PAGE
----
Iran Nuclear NewsIran must dispel nuclear doubts - Germany

Iran must dispel nuclear doubts – Germany

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Reuters: Germany said on Wednesday Iran had to prove to the international community it does not have an atomic weapons programme and reiterated its demand that Tehran halt all sensitive nuclear activities.
By Louis Charbonneau

BERLIN (Reuters) – Germany said on Wednesday Iran had to prove to the international community it does not have an atomic weapons programme and reiterated its demand that Tehran halt all sensitive nuclear activities.

Speaking ahead of Thursday’s meeting in Berlin of the five permanent members of the U.N. Security Council plus Germany, Foreign Minister Frank-Walter Steinmeier said Tehran needed to restore confidence by freezing its uranium enrichment programme.

“Iran must erase all doubts about a possible military use of its nuclear programme,” Steinmeier told a session of the Bundestag, Germany’s lower house of parliament.

Iran says it only wants peaceful nuclear energy and refuses to halt enrichment work, which can produce fuel for power stations or bombs. The West believes it plans to build weapons.

French Foreign Minister Philippe Douste-Blazy told reporters in Paris it did not appear that the sole purpose of Iran’s programme, parts of which Tehran concealed from U.N. inspectors for nearly two decades, was the production of electricity.

“I want to say here that we think that Iran has the right to a civilian nuclear programme,” he said. “A civilian nuclear programme does not explain the programme that it has today.”

Iran’s resumption of enrichment — a process that could produce fuel for atomic power plants or bombs — prompted the EU in January to break off 2-1/2 years of talks with Iran and to back a U.S. demand to refer the Iranian nuclear dossier to the U.N. Security Council, which can impose sanctions.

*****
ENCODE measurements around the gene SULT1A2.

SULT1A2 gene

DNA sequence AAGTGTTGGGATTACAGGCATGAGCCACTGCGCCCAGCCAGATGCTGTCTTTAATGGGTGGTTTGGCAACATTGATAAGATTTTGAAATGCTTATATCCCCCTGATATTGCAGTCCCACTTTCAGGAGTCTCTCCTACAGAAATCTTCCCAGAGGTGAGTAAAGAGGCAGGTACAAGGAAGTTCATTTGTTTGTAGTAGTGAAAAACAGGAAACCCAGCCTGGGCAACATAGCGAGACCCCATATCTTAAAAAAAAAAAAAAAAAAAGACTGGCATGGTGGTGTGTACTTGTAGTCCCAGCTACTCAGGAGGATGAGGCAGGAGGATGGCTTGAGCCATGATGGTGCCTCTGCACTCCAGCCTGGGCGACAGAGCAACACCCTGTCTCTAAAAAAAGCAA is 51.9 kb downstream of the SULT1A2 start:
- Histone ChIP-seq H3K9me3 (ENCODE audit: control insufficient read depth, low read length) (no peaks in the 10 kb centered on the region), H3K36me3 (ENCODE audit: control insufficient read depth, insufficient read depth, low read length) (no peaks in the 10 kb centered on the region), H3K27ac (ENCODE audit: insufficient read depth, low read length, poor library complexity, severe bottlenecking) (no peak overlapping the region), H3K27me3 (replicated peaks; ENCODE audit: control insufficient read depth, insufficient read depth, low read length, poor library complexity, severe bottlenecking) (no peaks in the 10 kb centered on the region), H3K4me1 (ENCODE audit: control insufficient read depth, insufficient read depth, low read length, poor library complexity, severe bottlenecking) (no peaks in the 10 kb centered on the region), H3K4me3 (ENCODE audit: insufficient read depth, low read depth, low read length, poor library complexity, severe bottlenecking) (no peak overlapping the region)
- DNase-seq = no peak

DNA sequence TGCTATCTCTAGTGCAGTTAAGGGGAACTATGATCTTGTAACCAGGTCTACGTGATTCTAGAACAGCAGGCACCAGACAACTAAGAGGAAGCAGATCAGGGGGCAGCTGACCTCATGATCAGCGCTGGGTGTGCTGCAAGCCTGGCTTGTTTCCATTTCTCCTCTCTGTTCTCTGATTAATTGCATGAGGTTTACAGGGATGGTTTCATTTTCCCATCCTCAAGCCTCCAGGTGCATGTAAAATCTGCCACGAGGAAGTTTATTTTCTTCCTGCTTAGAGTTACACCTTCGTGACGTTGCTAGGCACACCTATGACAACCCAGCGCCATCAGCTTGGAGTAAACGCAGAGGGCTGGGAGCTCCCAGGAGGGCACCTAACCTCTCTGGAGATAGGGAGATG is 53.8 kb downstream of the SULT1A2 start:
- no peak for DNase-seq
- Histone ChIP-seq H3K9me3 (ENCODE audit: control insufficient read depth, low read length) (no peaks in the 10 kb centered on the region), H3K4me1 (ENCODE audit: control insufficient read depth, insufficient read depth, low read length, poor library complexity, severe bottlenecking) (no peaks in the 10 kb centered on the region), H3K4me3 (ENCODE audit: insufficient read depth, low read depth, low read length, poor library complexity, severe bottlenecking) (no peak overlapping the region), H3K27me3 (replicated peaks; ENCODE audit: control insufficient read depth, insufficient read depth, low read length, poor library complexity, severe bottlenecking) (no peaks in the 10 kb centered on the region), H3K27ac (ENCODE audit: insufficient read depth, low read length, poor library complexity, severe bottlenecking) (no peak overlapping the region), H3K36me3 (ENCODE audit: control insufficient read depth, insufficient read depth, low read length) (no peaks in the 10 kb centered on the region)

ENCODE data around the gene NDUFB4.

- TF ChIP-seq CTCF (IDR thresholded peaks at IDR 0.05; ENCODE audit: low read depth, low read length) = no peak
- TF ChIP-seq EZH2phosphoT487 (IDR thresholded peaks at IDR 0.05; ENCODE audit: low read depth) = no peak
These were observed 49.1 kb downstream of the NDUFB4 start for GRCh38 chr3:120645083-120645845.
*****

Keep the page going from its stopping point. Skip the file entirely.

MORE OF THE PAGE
Steinmeier did not rule out a resumption of talks with the Islamic republic, though he said Iran would have to show it was ready to take the negotiations seriously.

STRIVING FOR CONSENSUS

Steinmeier’s spokesman explained at a government news conference that the demand for suspension of enrichment had been made by the governing board of the International Atomic Energy Agency (IAEA), the U.N.’s Vienna-based nuclear watchdog.

“We are ready to return to negotiations on the condition that Iran fulfills the IAEA’s demand for a long-term, verifiable suspension of all enrichment and enrichment-related activities,” Martin Jaeger said.

The foreign ministers of the “EU3” — Britain, France and Germany — and Russia and the United States will attend Thursday’s meeting, he said, along with EU foreign policy chief Javier Solana. China was sending a deputy foreign minister.

“The goal of the meeting is to reach a common position that will be expressed in a text of a ‘presidential statement’ of the U.N. Security Council drafted by the participants,” Jaeger said.

Diplomats in New York said the five permanent Council members are close to a deal and hope for approval of a new draft statement when the full council meets on Wednesday.

Britain and France, backed by the United States, distributed a revised text late on Tuesday to all 15 Security Council members that makes concessions to Russia and China. It still calls on Iran to suspend uranium enrichment efforts.

(Additional reporting by Anna Willard and Jon Boyle in Paris and Evelyn Leopold at the United Nations)

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